Patrick Caulfield

Works | Biography
w My life inspires so many desires!

 

Patrick Caulfield, CBE (30 January 1936 – 29 September 2005) was a British painter and printmaker known for his bold pop art canvases.

Caulfield studied at the Chelsea School of Art in the late 1950s, and at the Royal College of Art from 1960 to 1963, where his fellow pupils included David Hockney and R.B Kitaj. After he left he returned to Chelsea as a teacher.

In 1964 he exhibited at the New Generation show at London”s Whitechapel Gallery, which resulted in him being associated with pop art. He has taken part in many solo and group exhibitions both in Britain and internationally. Important group exhibitions in which he participated were at the Royal Academy of Arts, London (1987), and ‘Pop Art’, also at the Royal Academy of Arts; touring to Museum Ludwig, Cologne and Centro de Arte Reina Sofia, Madrid (1991–92). Retrospectives of his work have been held at the Walker Art Gallery, Liverpool, touring to the Tate Gallery, London (1981) and at the Serpentine Gallery, London (1992–93). A major retrospective of his paintings, organised by the British Council, was shown at the Hayward Gallery, London, in 1999, and subsequently toured to the Musée National d’Histoire et d’Art, Luxembourg, the Calouste Gulbenkian Foundation, Lisbon, and the Yale Center for British Art, New Haven, Connecticut (1999–2000).

Caulfield’s paintings are figurative, often portraying a few simple objects in an interior. His pictures combine levels of illustrative expression found in comics with a naive pictorial language, in which personal, social, political and artistic images meet. He has a predilection for referring to work by the Old Masters.

Typically, he uses flat areas of simple colour surrounded by black outlines. Some of his works are dominated by a single hue.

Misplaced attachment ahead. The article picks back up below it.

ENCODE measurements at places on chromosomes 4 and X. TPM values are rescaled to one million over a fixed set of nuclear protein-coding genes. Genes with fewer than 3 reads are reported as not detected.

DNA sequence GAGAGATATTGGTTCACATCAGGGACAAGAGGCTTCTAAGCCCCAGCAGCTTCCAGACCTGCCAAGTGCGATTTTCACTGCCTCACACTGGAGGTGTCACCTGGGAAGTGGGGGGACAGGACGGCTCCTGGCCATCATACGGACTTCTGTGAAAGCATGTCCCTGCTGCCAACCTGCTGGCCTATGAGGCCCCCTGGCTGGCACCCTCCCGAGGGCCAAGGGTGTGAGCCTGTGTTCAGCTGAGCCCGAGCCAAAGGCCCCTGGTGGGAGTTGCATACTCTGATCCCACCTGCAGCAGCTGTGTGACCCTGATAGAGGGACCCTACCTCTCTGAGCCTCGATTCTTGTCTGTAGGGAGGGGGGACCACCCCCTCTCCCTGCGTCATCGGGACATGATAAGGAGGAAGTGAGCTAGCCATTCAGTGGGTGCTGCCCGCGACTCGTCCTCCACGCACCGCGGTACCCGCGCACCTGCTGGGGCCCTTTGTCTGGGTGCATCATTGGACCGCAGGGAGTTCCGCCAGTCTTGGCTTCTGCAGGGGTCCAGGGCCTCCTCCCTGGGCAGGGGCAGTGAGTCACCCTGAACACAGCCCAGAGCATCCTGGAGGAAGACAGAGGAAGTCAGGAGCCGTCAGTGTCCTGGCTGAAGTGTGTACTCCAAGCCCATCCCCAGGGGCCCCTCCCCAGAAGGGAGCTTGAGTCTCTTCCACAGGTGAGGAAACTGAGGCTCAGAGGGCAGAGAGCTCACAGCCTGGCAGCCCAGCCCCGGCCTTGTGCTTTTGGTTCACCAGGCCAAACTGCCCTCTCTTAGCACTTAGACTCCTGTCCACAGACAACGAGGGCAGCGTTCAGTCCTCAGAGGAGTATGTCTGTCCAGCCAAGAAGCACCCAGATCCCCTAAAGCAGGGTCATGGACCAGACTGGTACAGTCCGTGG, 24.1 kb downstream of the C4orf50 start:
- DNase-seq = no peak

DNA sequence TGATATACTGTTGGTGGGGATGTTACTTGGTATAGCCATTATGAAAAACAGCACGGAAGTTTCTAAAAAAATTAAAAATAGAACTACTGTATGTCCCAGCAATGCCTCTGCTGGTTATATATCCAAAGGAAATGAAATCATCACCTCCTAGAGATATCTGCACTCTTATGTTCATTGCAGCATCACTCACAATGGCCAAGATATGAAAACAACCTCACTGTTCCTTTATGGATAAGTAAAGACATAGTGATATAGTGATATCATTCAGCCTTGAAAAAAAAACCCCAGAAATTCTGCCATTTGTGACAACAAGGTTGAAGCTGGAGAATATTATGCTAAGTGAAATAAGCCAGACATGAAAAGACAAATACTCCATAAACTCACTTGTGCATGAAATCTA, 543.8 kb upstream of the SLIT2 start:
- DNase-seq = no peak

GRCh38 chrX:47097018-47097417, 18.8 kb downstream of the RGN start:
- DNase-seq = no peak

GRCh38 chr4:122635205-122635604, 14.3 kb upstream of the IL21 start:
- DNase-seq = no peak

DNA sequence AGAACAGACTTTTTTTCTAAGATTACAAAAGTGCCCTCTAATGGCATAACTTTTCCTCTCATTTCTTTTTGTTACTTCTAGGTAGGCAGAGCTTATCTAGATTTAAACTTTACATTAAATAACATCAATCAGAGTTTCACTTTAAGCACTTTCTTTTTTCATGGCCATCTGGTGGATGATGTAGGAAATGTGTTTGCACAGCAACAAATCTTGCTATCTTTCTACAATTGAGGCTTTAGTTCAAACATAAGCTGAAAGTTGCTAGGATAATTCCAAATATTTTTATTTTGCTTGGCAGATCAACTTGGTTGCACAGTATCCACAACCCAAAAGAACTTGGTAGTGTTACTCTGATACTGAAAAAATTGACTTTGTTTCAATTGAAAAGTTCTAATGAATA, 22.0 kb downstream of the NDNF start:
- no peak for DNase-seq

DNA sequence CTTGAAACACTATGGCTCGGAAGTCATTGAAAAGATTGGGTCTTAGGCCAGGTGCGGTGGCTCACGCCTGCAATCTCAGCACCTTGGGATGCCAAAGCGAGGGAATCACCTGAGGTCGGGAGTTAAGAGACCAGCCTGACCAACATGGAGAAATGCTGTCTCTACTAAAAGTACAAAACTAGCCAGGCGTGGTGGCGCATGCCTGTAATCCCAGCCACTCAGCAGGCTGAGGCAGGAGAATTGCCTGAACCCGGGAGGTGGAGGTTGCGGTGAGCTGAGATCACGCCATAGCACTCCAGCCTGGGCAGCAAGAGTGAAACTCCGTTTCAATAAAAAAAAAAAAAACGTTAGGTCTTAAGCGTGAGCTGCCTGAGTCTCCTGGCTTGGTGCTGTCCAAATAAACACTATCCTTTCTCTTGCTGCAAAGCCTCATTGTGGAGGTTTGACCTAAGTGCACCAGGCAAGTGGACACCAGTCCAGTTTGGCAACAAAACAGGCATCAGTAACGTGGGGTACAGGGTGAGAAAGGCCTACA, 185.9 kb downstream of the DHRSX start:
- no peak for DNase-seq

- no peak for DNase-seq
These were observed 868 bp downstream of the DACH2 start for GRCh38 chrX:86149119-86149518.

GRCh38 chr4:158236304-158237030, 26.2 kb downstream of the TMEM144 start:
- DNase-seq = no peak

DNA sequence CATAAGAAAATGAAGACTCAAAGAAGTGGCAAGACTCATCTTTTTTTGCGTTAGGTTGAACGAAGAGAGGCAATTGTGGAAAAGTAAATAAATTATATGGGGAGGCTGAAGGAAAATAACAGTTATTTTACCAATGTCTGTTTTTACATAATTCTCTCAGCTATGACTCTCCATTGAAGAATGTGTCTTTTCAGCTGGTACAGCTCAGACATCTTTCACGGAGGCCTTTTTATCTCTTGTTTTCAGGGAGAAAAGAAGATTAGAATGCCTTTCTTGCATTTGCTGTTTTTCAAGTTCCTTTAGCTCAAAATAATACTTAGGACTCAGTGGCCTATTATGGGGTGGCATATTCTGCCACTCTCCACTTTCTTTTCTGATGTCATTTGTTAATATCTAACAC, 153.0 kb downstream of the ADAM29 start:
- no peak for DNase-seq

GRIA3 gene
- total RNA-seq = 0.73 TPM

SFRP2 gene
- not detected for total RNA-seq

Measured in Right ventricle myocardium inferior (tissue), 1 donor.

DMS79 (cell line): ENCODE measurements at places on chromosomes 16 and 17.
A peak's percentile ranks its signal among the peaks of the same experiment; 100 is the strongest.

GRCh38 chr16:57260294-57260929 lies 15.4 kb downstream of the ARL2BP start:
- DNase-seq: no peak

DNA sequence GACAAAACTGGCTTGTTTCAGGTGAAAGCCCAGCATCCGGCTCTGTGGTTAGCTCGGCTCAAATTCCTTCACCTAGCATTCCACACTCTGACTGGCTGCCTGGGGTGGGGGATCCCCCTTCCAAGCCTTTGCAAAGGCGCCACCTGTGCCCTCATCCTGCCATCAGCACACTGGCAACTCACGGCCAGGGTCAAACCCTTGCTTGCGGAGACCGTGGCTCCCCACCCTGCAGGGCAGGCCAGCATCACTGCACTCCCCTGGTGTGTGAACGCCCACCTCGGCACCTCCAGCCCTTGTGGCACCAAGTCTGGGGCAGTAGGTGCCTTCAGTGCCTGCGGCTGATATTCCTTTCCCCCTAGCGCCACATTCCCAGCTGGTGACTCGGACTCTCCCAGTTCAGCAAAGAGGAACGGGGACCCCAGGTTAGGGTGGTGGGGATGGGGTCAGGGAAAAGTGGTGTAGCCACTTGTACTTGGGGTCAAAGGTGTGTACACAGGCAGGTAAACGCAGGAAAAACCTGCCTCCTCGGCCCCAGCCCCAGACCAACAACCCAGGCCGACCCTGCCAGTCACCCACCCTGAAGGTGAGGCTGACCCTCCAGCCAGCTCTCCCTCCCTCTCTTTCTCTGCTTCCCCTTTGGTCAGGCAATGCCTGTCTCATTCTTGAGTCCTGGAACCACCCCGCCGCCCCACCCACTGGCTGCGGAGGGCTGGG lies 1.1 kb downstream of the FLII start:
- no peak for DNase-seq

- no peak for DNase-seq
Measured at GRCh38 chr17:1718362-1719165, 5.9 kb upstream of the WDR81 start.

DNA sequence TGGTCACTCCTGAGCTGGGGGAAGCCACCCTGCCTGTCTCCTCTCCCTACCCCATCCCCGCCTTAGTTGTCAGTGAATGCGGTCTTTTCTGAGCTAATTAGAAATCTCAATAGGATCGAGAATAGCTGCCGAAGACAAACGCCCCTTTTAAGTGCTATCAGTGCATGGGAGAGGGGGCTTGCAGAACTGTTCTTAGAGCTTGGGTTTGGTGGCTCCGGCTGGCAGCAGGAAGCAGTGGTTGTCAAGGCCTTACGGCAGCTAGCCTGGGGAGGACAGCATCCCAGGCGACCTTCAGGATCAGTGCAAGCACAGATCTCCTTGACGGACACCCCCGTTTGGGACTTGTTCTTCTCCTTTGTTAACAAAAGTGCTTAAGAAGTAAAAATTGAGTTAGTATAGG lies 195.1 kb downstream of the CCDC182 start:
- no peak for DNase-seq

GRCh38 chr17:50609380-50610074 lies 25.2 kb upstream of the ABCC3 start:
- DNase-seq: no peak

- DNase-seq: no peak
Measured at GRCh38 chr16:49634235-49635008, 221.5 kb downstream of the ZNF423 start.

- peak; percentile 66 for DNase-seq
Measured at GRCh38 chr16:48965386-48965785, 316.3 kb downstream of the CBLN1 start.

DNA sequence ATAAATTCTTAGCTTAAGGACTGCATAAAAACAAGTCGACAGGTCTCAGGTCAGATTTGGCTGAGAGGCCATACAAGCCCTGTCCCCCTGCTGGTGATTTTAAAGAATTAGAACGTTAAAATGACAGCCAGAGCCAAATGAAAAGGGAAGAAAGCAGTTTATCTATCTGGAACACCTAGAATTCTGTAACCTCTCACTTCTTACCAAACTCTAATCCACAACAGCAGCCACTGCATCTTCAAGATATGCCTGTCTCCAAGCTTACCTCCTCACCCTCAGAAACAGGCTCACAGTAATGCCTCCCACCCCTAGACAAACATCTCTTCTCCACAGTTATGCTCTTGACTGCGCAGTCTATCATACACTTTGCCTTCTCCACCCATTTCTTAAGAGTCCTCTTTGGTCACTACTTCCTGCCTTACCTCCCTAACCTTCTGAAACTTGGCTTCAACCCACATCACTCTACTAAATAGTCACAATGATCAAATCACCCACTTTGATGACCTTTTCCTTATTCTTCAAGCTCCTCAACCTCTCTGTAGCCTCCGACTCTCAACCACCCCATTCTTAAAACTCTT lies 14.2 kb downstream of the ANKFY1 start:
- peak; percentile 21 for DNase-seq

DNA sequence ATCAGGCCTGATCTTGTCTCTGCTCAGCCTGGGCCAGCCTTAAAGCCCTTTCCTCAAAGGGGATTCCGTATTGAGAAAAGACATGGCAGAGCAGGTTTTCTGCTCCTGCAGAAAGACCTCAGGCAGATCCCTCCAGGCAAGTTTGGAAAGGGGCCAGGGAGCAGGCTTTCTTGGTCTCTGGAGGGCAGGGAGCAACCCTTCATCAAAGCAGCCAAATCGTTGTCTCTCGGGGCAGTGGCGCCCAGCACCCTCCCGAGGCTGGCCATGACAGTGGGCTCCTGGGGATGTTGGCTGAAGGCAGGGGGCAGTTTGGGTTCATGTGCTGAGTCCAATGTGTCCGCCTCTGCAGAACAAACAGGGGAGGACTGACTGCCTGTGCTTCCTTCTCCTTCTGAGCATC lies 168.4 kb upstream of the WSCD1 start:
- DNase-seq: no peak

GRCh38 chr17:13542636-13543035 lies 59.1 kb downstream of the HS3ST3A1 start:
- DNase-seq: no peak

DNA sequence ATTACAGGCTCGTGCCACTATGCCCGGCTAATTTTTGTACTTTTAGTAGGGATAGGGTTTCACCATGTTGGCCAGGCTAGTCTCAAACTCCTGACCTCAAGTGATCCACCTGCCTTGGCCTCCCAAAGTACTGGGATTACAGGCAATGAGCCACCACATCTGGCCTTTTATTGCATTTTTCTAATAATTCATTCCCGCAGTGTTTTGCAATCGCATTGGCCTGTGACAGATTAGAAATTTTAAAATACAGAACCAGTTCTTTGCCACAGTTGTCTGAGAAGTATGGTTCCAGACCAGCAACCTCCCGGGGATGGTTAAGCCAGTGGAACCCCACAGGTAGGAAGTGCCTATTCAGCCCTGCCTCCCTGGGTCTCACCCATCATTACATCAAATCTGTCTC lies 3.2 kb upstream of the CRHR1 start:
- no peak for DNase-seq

From around the mid-1970s he began to incorporate more detailed, realistic elements into his work, After Lunch (1975) being one of the first examples. Still-life: Autumn Fashion (1978) contains a variety of different styles–some objects have heavy black outlines and flat colour, but a bowl of oysters is depicted more realistically, and other areas are executed with looser brushwork. Caulfield later returned to his earlier, more stripped-down, style.

In 1987 Caulfield was nominated for the Turner Prize and in 1996 he was made a CBE

The artist died in September 2005, in London.

 

 

 

Ah! This Life is so Everyday

Screenprint. From The Poems of Jules Laforgue. Edition 200. Date 1972

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caulfield-patrick-e-i_ll-take-my_-life-_monotonous

I’ll Take my Life Monotonous

Screenprint. From the Poems of Jules Laforgue. Edition 200. Date 1972.

£495
caulfield-patrick-v-my-_life-_inspires-so-many_-desires_

My Life Inspires so many Desires

Screenprint. From The Poems of Jules Laforgue. Edition 200. Date 1972.

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caulfield-patrick-l-and-with-my-eyes-bolting-towards-the-unconscious

And with my Eyes bolting toward the Unconscious

Screenprint. From The Poems of Jules Laforgue. Edition 200. Date 1972.

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caulfield-patrick-f-you_ll-be-sick-if-you-spend-all-your-time-indoors

You’ll be sick if you spend all your time indoors

Screenprint. From The Poems of Jules Laforgue. Edition 200. Date 1972.

£495
caulfield-patrick-q-she_ll-have-forgotten-her-scarf

She’ll have forgotten her scarf

Screenprint. From The Poems of Jules Laforgue. Edition 200. Date 1972.

£495